Research hypotheses

It has been consistently theorized that BU is acquired when MU enters the body through a skin rupture [32, 27]. However, several people who were affected by the disease do not recall having any break or trauma in their skin prior to being infected [33]. A possible alternative is entry through non-ruptured but unusually unhealthy or thin skin.

Several dermatological diseases (e.g., Bowen's disease, hyperkeratosis, hyperpigmentation) are related to arsenic ingestion and exposure [34]. Bioaccumulation of arsenic in the fatty tissues of the skin [35], due to its high lipid solubility [36, 37], may provide a favourable environment for MU in the skin because arsenic is known to help microorganisms grow [38]. It can be hypothesized, therefore, that (a) arsenic induces MU adhesion to human tissues and (b) arsenic influences the ability of MU to establish BU.

In a case study, Amofah et al. [17] reported that about 44% of the BU patients were farmers whilst about 54% were school children. In Ghana many children help their parents on farms. Not only do farmers and children come in contact with natural drainage areas on their journeys to and from their farmlands, but also the farms are located near water bodies or drainage systems for obvious irrigation purposes [39]. If farmlands and surface drainage channels are contributory factors to BU, farmlands and surface drainage channels enriched in arsenic may contribute to still higher prevalence of BU.

Research methodology

Spatial analysis of data provides opportunities for epidemiologists to study associations between environmental factors and spatial distribution of diseases [40]. A geographic information system (GIS) is capable of analyzing and integrating large quantities of geographically distributed data as well as linking geographic data to non-geographic data to generate information useful in further scientific (or medical) research and in decision-making.

In this study, topographic map data, stream sediment geochemical data for arsenic, ASTER satellite imagery and locations of settlements with BU cases were the basic data inputs into the GIS. Spatial data processing was carried out (a) to delineate arsenic-enriched catchment basins based on arsenic concentrations in stream sediment samples, (b) to delineate farmlands from ASTER satellite imagery and determine arsenic-enriched farmlands based on catchment basin data and (c) to extract drainage channels from the topographic map and determine arsenic-enriched drainage channels based on arsenic-enriched catchment basins. Proximity analysis was undertaken to determine spatial relationships between BU-affected areas and the arsenic-enriched areas determined from the data inputs.

The study area

History of BU in Ghana

The study area is in Ghana, where the first case of BU was reported in 1971 and, between 1991 and 1997, more than 2000 cases have been reported [41]. The disease has affected all of the ten regions and at least 90 of the 110 districts in Ghana [42]. The Ashanti Region is the worst affected, accounting for about 60% of all reported cases, of which the greatest percentage is in the Amansie West District (Figure 1).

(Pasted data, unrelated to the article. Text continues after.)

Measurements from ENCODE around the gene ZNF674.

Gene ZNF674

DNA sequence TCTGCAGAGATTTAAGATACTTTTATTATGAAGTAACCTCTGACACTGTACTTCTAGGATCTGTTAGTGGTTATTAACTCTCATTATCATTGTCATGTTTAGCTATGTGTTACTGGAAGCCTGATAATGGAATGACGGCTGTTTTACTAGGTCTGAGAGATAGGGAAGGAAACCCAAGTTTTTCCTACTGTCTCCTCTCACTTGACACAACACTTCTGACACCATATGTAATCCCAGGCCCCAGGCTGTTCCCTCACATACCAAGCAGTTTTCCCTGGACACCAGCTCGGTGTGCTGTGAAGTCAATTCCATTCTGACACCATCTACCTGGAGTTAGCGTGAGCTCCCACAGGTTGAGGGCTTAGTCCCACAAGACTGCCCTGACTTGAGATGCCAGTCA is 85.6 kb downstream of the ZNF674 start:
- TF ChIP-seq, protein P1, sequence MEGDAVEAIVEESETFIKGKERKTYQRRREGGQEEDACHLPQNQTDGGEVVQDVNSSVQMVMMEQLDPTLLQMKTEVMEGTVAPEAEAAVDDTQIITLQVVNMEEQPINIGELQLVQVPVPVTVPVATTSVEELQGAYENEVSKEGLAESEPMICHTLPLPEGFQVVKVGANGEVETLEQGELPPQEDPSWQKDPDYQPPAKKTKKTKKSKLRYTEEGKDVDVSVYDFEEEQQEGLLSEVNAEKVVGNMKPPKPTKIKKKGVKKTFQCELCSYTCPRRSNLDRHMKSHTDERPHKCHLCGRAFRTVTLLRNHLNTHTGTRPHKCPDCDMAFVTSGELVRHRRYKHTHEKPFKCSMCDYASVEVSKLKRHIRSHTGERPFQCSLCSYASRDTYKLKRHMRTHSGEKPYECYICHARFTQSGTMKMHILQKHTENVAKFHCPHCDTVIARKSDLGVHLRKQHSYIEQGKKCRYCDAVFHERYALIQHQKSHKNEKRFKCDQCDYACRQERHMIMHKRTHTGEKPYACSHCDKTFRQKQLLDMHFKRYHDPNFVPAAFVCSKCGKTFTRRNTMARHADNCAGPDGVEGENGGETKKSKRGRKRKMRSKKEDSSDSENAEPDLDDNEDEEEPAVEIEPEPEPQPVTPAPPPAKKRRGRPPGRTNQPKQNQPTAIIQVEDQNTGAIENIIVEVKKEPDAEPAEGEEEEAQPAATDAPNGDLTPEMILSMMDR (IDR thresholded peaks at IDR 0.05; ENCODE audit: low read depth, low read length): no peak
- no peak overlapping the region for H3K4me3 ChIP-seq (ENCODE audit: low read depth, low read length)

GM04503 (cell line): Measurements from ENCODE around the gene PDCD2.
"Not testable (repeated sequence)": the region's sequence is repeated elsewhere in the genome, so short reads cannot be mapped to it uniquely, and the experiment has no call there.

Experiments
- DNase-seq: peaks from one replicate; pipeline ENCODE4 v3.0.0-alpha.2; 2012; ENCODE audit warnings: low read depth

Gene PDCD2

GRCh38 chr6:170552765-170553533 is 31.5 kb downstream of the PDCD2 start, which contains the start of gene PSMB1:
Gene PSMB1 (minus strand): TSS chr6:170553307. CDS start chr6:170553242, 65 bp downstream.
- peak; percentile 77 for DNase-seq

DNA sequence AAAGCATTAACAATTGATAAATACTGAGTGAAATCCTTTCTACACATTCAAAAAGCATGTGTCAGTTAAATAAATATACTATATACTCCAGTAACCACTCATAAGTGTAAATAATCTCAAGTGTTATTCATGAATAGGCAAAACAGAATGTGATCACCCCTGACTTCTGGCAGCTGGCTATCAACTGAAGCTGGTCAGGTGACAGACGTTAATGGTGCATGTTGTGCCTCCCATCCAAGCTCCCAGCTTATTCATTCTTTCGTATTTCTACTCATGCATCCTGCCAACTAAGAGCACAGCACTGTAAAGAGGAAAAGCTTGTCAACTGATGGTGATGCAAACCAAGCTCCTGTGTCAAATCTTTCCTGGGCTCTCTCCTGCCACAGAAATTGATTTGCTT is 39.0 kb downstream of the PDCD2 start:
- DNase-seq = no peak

Figure 1
figure 1

The study area. Amansie West District, Ghana, showing the study area (box) and villages with BU cases (black dots).

Location of study area

The Amansie West District lies between latitudes 6°N and 6°45'N and longitudes 1°30'W and 2°15'W. It covers an area of about 1,136 km2. The district capital, Manso Nkwanta, is about 40 km south of Kumasi. The district is drained by the Offin and Oda rivers. Vegetation in the district is composed mainly of secondary forests, thicket, forb regrowth (i.e., soft-stemmed leafy herbs, mostly the weeds, which appear on farms and have to be cut regularly) and swamp vegetation. Vegetation thrives in ferric fluvisols, which are the major soil types in the district. These soils have been developed through yearly rainfall ranging from 125 to 200 cm with temperatures of 22 to 30°C. The landscape of the district varies from gentle to broken.

The district is underlain by Lower Proterozoic Birimian and, to a lesser extent, Tarkwaian rocks. Throughout Ghana, Birimian rocks of West Africa are mainly volcanic greenstones with intervening sedimentary rocks and granitoid intrusions, in places containing deposits composed of pyrite, arsenopyrite, minor chalcopyrite, sphalerite, galena, native gold and secondary hematite [43].

The district has about 310 settlements (though not all these settlements are mapped) with a population in 2000 of 108,726. There are approximately equal percentages of males and females (49% and 51%, respectively), of whom 70% are farmers and 22% are engaged in legal and 'galamsey' (or illegal) mining.

The study area is the east-central part of the Amansie West District (covered by a single topographic map sheet, 0602C1), with an area of about 623 km2, comprising 61 settlements and including the Bilpraw goldmine (formerly a treasure mine of the Ashanti Kings). The BU cases per settlement range from 1–29.


The following are the sources of spatial data input to the GIS.

• Incidence of BU per settlement in 1999, obtained from Korle-BU Teaching Hospital, Accra, Ghana.

• Settlement population estimates for 2000, projected by the Ministry of local government and rural development.

• Topographic map (Sheet 0602C1, 1974, at a scale of 1: 50,000), a single sheet covering the study area, obtained from the Survey Department, Accra, Ghana.

• Location map (at scale of 1: 62,500) of stream sediment samples collected in part of the Amansie West District in 1992 and list of arsenic concentrations determined in these samples, obtained from the Geological Survey Department, Accra, Ghana.

• Boundary map (at scale of 1: 250,000, surveyed in 1991) of the district, obtained from the Amansie West District Administration.

• ASTER imagery (level 1B) acquired on 15/01/2002, obtained from the US Geological Survey.

• Landuse/landcover map of Ghana (traced on Landsat TM data of 1998 and published in the same year), obtained from the Remote Sensing Application Unit (RSAU), University of Ghana, Legon.

The GIS operations were carried out in three principal steps: (1) spatial data capture; (2) generation of spatial factor maps; and (c) spatial data analysis. The GIS operations were carried out using ILWIS (Integrated Land and Water Information Systems), a GIS software package developed by the International Institute for Geo-information Science and Earth Observation (ITC) in the Netherlands.